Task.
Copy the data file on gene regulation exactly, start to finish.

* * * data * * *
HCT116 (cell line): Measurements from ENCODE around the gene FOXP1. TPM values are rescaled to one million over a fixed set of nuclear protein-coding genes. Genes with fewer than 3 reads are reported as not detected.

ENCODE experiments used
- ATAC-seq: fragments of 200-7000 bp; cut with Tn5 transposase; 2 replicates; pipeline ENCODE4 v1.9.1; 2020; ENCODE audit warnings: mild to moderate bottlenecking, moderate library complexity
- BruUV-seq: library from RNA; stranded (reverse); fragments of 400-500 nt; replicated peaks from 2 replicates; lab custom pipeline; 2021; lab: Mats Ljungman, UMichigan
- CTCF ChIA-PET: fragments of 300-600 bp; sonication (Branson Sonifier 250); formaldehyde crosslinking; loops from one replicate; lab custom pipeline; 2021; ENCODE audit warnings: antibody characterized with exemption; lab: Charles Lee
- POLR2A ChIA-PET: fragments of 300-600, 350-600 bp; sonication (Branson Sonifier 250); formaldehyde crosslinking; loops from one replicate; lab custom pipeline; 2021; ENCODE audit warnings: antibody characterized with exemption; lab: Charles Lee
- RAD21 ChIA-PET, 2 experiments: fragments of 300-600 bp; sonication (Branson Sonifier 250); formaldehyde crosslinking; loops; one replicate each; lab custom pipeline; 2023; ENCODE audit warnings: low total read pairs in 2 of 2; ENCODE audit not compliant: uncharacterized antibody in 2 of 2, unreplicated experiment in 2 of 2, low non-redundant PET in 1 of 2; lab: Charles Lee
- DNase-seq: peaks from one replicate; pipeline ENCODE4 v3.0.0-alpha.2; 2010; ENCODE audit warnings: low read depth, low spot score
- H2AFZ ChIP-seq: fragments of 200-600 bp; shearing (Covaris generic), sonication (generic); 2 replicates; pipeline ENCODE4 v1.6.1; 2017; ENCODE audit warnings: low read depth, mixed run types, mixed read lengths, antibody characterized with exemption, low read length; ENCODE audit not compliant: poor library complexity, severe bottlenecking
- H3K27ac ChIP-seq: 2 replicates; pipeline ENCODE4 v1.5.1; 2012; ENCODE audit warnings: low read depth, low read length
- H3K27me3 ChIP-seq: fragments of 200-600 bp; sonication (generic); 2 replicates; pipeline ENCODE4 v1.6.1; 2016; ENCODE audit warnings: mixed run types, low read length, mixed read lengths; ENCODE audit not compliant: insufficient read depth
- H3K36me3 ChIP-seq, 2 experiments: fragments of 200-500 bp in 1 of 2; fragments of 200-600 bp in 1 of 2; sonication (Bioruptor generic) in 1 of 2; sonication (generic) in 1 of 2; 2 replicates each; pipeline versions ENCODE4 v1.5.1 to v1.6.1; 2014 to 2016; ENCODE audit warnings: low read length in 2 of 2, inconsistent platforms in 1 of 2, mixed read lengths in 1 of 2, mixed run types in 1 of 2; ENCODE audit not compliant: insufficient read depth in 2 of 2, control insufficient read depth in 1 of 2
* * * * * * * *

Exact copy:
HCT116 (cell line): Measurements from ENCODE around the gene FOXP1. TPM values are rescaled to one million over a fixed set of nuclear protein-coding genes. Genes with fewer than 3 reads are reported as not detected.

ENCODE experiments used
- ATAC-seq: fragments of 200-7000 bp; cut with Tn5 transposase; 2 replicates; pipeline ENCODE4 v1.9.1; 2020; ENCODE audit warnings: mild to moderate bottlenecking, moderate library complexity
- BruUV-seq: library from RNA; stranded (reverse); fragments of 400-500 nt; replicated peaks from 2 replicates; lab custom pipeline; 2021; lab: Mats Ljungman, UMichigan
- CTCF ChIA-PET: fragments of 300-600 bp; sonication (Branson Sonifier 250); formaldehyde crosslinking; loops from one replicate; lab custom pipeline; 2021; ENCODE audit warnings: antibody characterized with exemption; lab: Charles Lee
- POLR2A ChIA-PET: fragments of 300-600, 350-600 bp; sonication (Branson Sonifier 250); formaldehyde crosslinking; loops from one replicate; lab custom pipeline; 2021; ENCODE audit warnings: antibody characterized with exemption; lab: Charles Lee
- RAD21 ChIA-PET, 2 experiments: fragments of 300-600 bp; sonication (Branson Sonifier 250); formaldehyde crosslinking; loops; one replicate each; lab custom pipeline; 2023; ENCODE audit warnings: low total read pairs in 2 of 2; ENCODE audit not compliant: uncharacterized antibody in 2 of 2, unreplicated experiment in 2 of 2, low non-redundant PET in 1 of 2; lab: Charles Lee
- DNase-seq: peaks from one replicate; pipeline ENCODE4 v3.0.0-alpha.2; 2010; ENCODE audit warnings: low read depth, low spot score
- H2AFZ ChIP-seq: fragments of 200-600 bp; shearing (Covaris generic), sonication (generic); 2 replicates; pipeline ENCODE4 v1.6.1; 2017; ENCODE audit warnings: low read depth, mixed run types, mixed read lengths, antibody characterized with exemption, low read length; ENCODE audit not compliant: poor library complexity, severe bottlenecking
- H3K27ac ChIP-seq: 2 replicates; pipeline ENCODE4 v1.5.1; 2012; ENCODE audit warnings: low read depth, low read length
- H3K27me3 ChIP-seq: fragments of 200-600 bp; sonication (generic); 2 replicates; pipeline ENCODE4 v1.6.1; 2016; ENCODE audit warnings: mixed run types, low read length, mixed read lengths; ENCODE audit not compliant: insufficient read depth
- H3K36me3 ChIP-seq, 2 experiments: fragments of 200-500 bp in 1 of 2; fragments of 200-600 bp in 1 of 2; sonication (Bioruptor generic) in 1 of 2; sonication (generic) in 1 of 2; 2 replicates each; pipeline versions ENCODE4 v1.5.1 to v1.6.1; 2014 to 2016; ENCODE audit warnings: low read length in 2 of 2, inconsistent platforms in 1 of 2, mixed read lengths in 1 of 2, mixed run types in 1 of 2; ENCODE audit not compliant: insufficient read depth in 2 of 2, control insufficient read depth in 1 of 2